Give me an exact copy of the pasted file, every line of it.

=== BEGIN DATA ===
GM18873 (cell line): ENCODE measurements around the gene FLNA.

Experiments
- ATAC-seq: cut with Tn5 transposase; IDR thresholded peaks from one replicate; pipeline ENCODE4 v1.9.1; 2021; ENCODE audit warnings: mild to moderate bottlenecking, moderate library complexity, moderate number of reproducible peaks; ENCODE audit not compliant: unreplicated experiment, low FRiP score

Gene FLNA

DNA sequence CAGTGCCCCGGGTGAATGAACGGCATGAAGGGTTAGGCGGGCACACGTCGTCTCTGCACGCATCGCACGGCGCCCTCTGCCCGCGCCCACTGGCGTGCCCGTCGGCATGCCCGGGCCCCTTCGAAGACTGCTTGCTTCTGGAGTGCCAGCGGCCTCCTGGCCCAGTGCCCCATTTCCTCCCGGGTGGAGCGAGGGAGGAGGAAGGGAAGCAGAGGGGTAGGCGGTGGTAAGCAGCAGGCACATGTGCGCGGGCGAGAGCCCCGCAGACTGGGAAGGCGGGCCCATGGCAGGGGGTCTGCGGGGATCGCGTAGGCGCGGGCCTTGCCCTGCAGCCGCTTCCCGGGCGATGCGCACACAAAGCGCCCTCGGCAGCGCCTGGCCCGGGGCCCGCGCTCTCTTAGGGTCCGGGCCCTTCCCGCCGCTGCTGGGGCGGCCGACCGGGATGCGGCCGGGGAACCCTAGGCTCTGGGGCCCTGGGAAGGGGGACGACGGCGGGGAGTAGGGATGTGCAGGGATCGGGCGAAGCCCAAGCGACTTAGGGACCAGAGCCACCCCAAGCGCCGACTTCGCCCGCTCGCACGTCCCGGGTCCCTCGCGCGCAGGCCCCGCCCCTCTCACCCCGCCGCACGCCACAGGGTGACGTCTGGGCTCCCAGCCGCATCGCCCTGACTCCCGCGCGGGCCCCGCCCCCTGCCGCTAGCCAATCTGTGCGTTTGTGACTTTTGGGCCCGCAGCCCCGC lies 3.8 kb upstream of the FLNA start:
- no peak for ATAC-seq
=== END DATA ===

GM18873 (cell line): ENCODE measurements around the gene FLNA.

Experiments
- ATAC-seq: cut with Tn5 transposase; IDR thresholded peaks from one replicate; pipeline ENCODE4 v1.9.1; 2021; ENCODE audit warnings: mild to moderate bottlenecking, moderate library complexity, moderate number of reproducible peaks; ENCODE audit not compliant: unreplicated experiment, low FRiP score

Gene FLNA

DNA sequence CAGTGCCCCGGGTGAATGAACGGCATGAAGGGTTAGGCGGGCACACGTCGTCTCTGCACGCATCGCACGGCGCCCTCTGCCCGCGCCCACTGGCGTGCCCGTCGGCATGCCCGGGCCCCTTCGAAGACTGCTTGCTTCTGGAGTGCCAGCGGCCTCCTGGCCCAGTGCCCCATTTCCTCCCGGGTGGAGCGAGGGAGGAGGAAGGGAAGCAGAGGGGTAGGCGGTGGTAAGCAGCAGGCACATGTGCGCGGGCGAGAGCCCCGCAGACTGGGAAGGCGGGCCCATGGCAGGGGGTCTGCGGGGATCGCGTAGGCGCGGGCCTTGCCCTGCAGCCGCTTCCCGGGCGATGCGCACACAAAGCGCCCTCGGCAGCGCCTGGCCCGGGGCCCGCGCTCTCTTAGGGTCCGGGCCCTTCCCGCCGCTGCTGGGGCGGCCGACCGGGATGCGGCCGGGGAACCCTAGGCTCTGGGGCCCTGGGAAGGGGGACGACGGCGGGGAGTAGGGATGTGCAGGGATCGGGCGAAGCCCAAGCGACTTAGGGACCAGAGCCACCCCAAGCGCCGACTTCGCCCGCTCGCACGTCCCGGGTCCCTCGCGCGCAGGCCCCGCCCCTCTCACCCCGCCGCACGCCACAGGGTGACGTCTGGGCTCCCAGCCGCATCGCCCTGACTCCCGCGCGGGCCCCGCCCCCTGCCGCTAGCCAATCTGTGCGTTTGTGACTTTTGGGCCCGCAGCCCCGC lies 3.8 kb upstream of the FLNA start:
- no peak for ATAC-seq